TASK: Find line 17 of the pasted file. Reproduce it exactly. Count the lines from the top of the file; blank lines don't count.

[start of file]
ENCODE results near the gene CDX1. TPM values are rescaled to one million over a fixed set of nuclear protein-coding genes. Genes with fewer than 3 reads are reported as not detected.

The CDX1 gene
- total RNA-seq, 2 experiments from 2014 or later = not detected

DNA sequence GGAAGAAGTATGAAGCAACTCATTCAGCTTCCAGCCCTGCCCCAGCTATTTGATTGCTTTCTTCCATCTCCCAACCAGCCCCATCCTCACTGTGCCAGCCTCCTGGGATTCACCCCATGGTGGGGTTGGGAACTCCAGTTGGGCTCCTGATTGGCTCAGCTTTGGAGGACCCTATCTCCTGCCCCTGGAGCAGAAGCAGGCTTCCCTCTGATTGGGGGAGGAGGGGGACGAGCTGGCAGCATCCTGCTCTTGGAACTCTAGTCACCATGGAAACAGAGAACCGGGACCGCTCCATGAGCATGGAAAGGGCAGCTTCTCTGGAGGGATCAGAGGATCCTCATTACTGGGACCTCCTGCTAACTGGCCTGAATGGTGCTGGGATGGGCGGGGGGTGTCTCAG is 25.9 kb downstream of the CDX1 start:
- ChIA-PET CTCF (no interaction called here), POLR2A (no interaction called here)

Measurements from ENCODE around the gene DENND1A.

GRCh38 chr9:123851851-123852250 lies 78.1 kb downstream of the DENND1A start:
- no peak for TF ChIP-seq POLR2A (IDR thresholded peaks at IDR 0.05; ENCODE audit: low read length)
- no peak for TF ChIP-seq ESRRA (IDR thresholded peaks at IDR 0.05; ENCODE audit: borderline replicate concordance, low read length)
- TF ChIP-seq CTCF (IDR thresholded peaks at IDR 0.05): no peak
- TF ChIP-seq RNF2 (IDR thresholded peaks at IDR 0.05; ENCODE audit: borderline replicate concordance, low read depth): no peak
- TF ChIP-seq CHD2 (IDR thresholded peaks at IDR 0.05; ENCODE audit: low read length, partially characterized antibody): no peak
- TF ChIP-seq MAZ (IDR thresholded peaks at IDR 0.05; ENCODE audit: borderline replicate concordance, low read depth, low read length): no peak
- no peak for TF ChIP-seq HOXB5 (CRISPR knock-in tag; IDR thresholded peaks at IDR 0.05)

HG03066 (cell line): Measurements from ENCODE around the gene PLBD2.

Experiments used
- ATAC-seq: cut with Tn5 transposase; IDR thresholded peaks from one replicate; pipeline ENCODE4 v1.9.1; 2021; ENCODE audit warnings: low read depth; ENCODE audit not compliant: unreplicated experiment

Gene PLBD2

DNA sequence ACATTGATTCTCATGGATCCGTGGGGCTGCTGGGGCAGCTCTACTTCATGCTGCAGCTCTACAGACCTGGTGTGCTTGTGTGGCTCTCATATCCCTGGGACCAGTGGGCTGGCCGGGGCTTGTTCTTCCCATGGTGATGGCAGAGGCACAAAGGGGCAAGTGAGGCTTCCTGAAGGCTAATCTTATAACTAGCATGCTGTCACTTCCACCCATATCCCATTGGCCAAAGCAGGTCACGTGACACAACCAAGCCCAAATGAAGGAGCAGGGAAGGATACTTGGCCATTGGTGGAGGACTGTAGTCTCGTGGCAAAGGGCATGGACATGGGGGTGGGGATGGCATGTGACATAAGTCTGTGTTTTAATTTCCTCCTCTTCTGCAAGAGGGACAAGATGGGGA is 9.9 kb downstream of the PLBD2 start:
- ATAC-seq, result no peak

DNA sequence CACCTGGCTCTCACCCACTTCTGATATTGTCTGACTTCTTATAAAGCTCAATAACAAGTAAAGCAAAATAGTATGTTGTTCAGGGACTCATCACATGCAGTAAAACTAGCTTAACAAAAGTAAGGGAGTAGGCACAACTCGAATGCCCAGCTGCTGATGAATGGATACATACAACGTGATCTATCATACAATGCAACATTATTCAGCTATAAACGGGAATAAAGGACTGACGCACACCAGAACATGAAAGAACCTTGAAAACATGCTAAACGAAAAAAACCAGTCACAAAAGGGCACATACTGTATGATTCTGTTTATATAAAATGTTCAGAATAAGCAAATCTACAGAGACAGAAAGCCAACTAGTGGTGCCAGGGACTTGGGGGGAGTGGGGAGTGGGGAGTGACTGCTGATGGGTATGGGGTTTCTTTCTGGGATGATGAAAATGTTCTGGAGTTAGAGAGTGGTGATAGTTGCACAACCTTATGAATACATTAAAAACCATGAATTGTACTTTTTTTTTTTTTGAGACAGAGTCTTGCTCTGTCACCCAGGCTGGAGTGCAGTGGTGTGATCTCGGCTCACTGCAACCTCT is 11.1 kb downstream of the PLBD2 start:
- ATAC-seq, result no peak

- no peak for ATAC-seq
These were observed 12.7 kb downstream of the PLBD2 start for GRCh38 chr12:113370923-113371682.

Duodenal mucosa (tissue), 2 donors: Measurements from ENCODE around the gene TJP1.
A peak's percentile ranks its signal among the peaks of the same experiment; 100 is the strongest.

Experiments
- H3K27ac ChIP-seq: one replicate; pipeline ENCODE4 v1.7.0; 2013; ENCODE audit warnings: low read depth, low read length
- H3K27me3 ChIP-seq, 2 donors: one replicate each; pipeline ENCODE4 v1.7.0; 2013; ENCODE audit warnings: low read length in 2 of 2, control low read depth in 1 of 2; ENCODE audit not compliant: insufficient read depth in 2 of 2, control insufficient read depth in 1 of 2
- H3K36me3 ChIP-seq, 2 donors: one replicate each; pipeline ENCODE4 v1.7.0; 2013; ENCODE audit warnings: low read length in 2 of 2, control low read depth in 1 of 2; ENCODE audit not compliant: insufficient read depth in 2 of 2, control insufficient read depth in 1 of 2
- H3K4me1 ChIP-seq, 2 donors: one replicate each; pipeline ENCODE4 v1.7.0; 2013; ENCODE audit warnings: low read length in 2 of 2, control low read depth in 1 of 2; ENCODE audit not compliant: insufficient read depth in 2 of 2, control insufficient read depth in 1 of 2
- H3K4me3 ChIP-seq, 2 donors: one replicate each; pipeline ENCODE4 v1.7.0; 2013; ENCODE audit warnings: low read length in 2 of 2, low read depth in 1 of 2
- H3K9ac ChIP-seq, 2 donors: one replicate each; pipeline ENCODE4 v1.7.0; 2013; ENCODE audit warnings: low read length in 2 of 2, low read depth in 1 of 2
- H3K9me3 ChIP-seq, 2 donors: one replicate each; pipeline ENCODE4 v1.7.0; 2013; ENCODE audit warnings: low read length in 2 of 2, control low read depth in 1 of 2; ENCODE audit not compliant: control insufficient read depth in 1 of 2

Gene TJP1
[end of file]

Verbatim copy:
- ATAC-seq: cut with Tn5 transposase; IDR thresholded peaks from one replicate; pipeline ENCODE4 v1.9.1; 2021; ENCODE audit warnings: low read depth; ENCODE audit not compliant: unreplicated experiment